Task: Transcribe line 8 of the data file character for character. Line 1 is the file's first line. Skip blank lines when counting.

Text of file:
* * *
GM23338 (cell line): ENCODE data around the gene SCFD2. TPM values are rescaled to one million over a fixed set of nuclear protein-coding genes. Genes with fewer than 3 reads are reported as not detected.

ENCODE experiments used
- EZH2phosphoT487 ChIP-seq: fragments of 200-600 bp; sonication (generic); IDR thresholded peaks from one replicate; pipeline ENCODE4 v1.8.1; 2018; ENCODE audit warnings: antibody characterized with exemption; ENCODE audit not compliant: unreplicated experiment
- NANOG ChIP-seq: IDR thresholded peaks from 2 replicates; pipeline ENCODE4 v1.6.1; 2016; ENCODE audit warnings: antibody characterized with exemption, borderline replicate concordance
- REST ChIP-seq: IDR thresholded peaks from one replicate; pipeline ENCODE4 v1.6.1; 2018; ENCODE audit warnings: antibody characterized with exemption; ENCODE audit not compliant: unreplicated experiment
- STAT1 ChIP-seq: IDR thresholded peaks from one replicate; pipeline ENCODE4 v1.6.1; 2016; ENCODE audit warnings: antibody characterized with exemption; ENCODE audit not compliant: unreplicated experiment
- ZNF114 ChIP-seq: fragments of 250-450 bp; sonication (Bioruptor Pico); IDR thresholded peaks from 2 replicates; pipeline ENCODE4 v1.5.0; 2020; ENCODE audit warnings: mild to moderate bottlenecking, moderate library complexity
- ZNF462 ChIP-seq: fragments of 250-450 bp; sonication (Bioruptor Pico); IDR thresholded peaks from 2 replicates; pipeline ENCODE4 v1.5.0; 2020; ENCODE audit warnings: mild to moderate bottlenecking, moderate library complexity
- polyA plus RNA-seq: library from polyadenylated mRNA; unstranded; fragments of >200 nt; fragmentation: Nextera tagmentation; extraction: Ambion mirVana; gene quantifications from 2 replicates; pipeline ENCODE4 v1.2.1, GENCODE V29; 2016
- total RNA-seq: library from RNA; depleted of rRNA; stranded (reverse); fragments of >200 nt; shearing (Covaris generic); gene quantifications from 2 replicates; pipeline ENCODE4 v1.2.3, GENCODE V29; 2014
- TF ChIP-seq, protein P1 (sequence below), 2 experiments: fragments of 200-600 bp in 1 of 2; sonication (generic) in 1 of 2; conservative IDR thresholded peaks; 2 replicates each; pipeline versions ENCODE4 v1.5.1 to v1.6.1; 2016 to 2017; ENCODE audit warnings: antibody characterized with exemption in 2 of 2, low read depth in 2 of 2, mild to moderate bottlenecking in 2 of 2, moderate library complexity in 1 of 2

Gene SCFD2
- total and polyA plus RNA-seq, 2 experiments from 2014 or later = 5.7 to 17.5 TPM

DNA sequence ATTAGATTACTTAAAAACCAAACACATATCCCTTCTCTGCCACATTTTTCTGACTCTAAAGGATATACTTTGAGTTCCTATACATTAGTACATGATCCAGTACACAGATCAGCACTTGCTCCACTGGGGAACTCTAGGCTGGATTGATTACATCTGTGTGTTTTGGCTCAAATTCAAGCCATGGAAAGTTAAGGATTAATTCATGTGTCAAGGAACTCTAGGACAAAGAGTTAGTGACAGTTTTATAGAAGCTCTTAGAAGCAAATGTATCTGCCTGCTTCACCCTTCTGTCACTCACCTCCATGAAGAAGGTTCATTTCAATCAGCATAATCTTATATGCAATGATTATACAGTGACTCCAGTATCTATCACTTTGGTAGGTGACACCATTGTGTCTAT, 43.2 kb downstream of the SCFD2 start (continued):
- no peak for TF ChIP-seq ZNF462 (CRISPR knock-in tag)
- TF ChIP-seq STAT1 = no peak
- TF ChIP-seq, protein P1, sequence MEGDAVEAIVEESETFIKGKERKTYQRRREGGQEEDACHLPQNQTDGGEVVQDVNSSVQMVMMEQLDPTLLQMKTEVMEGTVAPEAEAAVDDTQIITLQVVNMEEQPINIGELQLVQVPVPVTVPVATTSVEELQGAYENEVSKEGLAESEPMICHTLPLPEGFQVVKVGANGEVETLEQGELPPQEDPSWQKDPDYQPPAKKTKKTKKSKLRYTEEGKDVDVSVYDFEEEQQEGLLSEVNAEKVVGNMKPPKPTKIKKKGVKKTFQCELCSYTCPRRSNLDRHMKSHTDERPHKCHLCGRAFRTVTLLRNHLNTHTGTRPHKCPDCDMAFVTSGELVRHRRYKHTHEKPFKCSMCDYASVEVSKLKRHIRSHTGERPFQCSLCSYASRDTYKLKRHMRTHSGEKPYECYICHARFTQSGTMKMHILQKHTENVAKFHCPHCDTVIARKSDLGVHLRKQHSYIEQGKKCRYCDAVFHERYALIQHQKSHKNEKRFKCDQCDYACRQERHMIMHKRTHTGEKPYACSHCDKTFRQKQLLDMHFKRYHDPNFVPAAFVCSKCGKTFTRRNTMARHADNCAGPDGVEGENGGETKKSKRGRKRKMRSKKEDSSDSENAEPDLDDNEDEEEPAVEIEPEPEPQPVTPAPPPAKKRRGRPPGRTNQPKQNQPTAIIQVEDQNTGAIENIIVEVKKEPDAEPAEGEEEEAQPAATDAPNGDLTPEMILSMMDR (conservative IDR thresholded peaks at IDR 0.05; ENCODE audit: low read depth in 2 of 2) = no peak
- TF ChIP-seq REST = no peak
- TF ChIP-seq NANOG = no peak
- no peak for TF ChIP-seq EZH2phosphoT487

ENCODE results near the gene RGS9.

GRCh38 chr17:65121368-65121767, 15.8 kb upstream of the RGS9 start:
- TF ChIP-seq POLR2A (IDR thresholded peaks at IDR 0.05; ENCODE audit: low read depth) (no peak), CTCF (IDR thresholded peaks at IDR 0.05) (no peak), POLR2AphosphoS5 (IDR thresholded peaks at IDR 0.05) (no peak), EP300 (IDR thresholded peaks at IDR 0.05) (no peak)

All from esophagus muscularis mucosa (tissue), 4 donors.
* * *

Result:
- ZNF462 ChIP-seq: fragments of 250-450 bp; sonication (Bioruptor Pico); IDR thresholded peaks from 2 replicates; pipeline ENCODE4 v1.5.0; 2020; ENCODE audit warnings: mild to moderate bottlenecking, moderate library complexity